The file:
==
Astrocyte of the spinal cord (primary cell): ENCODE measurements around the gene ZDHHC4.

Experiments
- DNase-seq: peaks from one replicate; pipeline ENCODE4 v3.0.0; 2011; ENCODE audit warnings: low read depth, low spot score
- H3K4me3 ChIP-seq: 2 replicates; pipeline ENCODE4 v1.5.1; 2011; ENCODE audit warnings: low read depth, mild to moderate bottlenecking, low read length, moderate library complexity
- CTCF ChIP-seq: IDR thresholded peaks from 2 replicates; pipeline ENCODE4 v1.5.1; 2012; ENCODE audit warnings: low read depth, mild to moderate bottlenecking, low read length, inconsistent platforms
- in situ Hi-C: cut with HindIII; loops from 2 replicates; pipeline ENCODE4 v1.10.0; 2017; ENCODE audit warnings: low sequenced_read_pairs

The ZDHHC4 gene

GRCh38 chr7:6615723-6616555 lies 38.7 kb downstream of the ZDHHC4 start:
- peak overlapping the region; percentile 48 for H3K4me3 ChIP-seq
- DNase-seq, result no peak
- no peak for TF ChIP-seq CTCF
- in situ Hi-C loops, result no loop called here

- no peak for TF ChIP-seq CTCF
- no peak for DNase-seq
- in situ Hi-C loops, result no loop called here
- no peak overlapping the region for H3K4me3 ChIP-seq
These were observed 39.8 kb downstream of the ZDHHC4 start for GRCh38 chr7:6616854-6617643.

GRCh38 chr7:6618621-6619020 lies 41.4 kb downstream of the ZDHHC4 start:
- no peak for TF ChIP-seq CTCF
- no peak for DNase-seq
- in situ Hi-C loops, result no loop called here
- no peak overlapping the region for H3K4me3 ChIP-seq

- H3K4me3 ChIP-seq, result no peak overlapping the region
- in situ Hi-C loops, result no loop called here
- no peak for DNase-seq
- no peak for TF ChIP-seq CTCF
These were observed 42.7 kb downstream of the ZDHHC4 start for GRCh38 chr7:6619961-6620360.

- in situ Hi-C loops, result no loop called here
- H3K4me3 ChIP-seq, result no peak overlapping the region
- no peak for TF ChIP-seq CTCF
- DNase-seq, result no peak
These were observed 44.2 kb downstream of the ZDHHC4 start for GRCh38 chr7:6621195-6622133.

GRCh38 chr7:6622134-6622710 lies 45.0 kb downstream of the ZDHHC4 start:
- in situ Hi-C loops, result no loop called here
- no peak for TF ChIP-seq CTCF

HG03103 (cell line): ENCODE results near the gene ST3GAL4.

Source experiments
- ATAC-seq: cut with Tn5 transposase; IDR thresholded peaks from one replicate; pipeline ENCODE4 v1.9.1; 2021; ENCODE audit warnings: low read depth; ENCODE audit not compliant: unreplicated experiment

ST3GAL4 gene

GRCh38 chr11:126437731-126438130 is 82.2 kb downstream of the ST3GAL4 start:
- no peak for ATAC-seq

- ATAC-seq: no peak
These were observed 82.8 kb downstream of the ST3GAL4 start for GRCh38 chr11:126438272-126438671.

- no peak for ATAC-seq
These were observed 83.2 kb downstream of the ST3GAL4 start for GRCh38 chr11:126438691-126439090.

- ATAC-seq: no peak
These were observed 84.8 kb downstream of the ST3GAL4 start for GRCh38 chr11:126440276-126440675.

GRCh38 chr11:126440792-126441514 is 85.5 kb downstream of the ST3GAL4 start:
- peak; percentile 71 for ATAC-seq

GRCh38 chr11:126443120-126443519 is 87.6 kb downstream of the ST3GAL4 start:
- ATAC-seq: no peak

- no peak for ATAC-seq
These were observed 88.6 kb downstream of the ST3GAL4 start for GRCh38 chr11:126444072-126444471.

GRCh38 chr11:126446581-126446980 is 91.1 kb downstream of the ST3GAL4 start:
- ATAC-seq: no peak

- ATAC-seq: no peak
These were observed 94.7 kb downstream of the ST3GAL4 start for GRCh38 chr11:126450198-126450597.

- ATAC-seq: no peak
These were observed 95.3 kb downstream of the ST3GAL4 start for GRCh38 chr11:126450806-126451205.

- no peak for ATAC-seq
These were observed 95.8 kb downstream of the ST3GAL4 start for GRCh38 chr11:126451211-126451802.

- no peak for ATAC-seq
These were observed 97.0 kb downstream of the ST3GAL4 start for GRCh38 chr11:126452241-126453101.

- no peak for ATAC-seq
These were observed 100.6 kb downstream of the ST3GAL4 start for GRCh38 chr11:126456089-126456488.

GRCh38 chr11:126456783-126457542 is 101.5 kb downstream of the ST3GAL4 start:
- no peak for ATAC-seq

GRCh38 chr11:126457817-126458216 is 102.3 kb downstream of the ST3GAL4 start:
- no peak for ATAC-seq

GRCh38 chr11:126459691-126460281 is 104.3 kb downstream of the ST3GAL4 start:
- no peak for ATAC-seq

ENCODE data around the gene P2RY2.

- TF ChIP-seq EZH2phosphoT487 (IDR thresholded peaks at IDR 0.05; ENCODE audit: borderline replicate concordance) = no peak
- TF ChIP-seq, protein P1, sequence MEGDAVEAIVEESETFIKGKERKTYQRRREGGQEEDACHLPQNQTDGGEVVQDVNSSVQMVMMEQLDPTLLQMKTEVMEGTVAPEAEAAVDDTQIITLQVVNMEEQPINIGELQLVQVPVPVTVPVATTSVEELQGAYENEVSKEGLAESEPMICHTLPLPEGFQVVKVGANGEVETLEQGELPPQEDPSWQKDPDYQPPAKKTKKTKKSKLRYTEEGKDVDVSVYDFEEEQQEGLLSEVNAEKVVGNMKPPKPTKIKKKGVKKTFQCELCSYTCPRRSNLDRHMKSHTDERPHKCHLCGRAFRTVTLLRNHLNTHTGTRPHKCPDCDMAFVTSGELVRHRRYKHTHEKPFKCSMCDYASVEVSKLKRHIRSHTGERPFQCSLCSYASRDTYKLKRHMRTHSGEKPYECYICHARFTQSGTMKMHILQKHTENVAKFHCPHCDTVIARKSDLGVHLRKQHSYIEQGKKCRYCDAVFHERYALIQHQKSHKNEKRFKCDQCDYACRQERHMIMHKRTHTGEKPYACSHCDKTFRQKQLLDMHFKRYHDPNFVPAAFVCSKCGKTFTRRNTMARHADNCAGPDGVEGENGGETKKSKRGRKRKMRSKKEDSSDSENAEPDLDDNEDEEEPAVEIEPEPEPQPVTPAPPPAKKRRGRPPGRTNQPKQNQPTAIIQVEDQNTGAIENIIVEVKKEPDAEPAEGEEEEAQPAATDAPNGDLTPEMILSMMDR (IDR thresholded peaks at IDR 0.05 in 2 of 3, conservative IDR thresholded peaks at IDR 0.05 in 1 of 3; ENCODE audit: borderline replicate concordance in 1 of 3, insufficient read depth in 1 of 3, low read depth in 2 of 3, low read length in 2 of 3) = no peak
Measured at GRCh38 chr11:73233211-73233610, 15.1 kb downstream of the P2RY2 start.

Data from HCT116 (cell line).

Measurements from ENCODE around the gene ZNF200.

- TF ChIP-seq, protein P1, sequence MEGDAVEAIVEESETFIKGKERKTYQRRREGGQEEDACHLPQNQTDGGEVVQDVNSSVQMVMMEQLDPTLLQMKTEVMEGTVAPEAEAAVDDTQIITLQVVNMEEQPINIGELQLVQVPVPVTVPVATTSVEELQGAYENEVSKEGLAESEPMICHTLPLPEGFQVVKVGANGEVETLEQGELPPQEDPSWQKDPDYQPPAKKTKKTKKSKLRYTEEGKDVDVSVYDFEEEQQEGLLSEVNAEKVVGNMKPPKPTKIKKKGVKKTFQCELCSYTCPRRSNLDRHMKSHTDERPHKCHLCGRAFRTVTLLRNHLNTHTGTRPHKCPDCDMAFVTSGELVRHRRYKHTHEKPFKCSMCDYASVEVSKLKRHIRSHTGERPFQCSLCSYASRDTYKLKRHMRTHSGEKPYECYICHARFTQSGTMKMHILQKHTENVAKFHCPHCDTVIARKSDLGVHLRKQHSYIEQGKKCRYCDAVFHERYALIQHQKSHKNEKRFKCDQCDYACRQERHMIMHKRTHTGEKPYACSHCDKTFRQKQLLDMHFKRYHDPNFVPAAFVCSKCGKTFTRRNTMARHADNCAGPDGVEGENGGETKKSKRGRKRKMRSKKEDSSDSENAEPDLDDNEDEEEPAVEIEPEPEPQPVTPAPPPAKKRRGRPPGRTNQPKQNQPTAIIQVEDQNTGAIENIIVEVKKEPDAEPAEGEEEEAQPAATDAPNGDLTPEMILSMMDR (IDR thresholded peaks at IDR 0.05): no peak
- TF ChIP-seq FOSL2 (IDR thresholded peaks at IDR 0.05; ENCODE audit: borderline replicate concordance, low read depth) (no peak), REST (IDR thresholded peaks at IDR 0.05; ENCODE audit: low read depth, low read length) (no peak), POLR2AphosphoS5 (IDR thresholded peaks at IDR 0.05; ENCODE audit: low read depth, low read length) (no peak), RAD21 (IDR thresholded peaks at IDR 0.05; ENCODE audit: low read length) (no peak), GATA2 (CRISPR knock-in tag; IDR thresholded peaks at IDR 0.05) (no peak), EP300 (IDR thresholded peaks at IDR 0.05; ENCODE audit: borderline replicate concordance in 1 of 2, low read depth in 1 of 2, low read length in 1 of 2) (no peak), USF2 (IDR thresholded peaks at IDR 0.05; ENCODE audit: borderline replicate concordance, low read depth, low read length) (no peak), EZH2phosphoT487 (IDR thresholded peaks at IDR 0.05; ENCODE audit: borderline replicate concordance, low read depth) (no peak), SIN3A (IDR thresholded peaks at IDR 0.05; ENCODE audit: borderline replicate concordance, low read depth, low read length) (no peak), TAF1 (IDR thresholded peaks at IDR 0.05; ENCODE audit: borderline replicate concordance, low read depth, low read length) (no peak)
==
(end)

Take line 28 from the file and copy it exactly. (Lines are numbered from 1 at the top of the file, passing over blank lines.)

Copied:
- in situ Hi-C loops, result no loop called here